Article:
SKOWHEGAN — A big Christmas tree will be going up where the former Skowhegan Electronics building and two others came down last month.

“I got the green light for the red and green lights,” Main Street Skowhegan Executive Director Jennifer Olsen said. “I want a big one, just like Rockefeller Center.”

Olsen said Jim Batey, executive director of Somerset Economic Development Corp., which owns the downtown property at the corner of Madison Avenue and Commercial Street, agreed to put up the tree just in time for Skowhegan’s Holiday Stroll, Dec. 2-4.

The electronics building, which became known as Skowhegan’s eyesore, along with two other attached buildings, was demolished Oct. 22-23 and the debris hauled away. Crews from McCarthy Enterprises of Skowhegan, which did the demolition work, back-filled the open space, graded it and seeded it for a possible park next spring and summer.

Olsen and Batey said Main Street Skowhegan’s Design Committee will work with the community through public forums to determine plans for the space.

“We’re really excited to be at the table about all this,” Olsen said. “Short term, we’ll put a Christmas tree up. Boy, wouldn’t that be a beautiful spot for a great big tree.”

Some of the long-term ideas for the space could ultimately include turning it over to the town of Skowhegan, but acceptance of the lot would have to be approved by a vote at a town meeting, Town Manager John Doucette Jr. said. The next special town meeting has been set for Feb. 14.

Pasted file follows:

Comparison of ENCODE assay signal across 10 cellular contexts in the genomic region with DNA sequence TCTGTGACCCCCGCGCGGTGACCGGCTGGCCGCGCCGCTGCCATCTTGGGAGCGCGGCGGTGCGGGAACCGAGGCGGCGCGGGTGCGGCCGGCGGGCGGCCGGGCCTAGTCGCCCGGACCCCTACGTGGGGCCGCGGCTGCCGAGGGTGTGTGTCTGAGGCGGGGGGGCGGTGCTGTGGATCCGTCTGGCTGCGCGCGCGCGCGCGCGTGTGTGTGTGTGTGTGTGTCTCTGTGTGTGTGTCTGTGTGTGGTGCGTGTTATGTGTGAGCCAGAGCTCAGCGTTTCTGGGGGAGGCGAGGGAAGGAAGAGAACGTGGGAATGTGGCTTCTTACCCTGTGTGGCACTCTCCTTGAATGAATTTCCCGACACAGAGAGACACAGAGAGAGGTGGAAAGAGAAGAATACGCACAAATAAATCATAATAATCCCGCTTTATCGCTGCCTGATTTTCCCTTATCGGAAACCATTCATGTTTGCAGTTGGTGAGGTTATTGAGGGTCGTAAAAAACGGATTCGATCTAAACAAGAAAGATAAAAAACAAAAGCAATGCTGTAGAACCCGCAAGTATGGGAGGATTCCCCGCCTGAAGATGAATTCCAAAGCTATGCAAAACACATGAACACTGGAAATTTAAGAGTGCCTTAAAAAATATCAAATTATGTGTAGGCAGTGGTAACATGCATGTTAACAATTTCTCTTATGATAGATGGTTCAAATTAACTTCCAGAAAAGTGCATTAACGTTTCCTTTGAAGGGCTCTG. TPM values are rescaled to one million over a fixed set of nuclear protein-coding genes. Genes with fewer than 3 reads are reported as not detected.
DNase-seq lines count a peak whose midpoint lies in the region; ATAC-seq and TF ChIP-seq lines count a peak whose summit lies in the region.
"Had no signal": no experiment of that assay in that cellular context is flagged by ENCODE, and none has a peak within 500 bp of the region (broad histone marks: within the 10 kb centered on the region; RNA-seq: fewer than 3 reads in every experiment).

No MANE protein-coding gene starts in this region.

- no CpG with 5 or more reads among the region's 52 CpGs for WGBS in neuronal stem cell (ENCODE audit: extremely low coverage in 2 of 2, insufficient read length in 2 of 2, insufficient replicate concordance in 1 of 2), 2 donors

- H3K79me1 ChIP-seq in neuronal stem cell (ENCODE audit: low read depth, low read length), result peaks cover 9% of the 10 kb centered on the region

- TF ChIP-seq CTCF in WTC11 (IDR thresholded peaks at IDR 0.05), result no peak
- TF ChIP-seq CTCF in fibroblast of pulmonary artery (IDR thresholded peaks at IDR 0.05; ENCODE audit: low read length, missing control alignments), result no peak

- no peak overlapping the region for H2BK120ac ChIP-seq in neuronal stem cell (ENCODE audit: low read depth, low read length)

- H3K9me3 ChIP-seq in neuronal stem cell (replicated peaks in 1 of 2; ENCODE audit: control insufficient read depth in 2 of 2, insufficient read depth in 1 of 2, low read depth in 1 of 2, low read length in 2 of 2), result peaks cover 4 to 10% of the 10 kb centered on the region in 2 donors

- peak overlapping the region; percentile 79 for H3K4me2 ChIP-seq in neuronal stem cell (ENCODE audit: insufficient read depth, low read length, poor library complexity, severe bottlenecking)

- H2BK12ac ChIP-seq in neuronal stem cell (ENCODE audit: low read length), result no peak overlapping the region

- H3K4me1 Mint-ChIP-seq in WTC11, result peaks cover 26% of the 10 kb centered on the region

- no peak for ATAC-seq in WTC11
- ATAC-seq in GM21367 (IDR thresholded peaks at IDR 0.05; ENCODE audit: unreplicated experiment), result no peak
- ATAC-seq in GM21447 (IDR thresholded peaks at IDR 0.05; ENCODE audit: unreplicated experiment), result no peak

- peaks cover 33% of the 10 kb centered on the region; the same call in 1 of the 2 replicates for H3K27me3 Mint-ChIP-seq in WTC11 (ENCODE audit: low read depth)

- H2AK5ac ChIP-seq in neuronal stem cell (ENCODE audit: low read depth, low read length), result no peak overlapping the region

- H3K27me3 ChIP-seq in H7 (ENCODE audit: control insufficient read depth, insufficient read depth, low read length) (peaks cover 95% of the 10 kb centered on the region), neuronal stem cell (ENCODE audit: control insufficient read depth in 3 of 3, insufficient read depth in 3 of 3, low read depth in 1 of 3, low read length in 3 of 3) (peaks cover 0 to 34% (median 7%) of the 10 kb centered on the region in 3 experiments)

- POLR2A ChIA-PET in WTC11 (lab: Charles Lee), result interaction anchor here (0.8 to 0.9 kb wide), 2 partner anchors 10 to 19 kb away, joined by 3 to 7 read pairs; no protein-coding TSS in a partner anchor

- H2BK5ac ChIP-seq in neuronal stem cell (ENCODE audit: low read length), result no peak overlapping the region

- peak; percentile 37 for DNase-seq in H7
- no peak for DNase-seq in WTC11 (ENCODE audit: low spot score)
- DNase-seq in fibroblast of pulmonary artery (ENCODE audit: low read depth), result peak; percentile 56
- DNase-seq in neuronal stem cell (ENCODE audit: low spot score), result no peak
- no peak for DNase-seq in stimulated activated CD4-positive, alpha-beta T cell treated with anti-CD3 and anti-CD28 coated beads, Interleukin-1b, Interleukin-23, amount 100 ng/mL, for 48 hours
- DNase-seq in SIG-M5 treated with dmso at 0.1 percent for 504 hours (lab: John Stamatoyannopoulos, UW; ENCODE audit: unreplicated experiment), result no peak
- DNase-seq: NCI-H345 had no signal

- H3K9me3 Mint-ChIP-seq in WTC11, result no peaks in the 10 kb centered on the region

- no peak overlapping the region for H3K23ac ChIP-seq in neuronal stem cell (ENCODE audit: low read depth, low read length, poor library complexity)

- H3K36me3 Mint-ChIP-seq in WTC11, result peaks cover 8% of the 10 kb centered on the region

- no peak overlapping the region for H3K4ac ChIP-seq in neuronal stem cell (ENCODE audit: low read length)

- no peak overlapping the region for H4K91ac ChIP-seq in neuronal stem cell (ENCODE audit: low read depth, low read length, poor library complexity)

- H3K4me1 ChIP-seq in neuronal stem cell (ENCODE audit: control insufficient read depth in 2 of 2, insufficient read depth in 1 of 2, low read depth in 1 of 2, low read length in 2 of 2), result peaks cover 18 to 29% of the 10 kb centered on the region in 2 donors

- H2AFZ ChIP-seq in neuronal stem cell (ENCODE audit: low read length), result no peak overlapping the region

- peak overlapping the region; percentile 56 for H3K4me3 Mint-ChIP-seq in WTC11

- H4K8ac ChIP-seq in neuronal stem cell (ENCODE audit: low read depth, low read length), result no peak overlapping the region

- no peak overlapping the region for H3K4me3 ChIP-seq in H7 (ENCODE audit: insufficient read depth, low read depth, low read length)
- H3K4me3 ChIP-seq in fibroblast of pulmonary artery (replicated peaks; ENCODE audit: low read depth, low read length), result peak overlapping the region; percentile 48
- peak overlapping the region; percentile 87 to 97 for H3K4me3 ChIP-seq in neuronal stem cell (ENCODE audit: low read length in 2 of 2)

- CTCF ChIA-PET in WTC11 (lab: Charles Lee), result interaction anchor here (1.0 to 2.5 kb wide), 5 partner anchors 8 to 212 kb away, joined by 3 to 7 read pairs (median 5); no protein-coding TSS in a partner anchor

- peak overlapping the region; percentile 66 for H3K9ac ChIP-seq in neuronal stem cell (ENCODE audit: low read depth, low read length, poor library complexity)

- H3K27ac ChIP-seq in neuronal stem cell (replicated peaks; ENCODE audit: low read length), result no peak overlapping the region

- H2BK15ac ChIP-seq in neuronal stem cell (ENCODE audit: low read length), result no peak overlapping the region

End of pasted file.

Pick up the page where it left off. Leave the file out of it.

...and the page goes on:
Other ideas for the corner have included possibly moving the iconic Skowhegan Indian to the site. The Indian, a towering, 62-foot wooden statue by artist Bernard Langlais, is owned by the Chamber of Commerce.

Continued use of the site as a green pocket park with benches and art work, possibly a sculpture, also is possible, Olson said.

“Because it’s such a gateway location, some kind of ‘welcome to Skowhegan’ message would be nice, too,” she said.

Batey said development corporation membership will discuss options for the site during the winter and get the public involved in plans.

“I think it would look nice coming down over the hill to see a nice green space with maybe a monument, park benches, a flower garden,” he said.

Doucette said the loss of tax revenue of about $1,530 the town received annually from the building owners before demolition will be missed, but the demolition is worth the loss.

“I think what we gain, as far as aesthetics there, offsets the taxes from the building,” he said.

Doug Harlow — 612-2367

[email protected]

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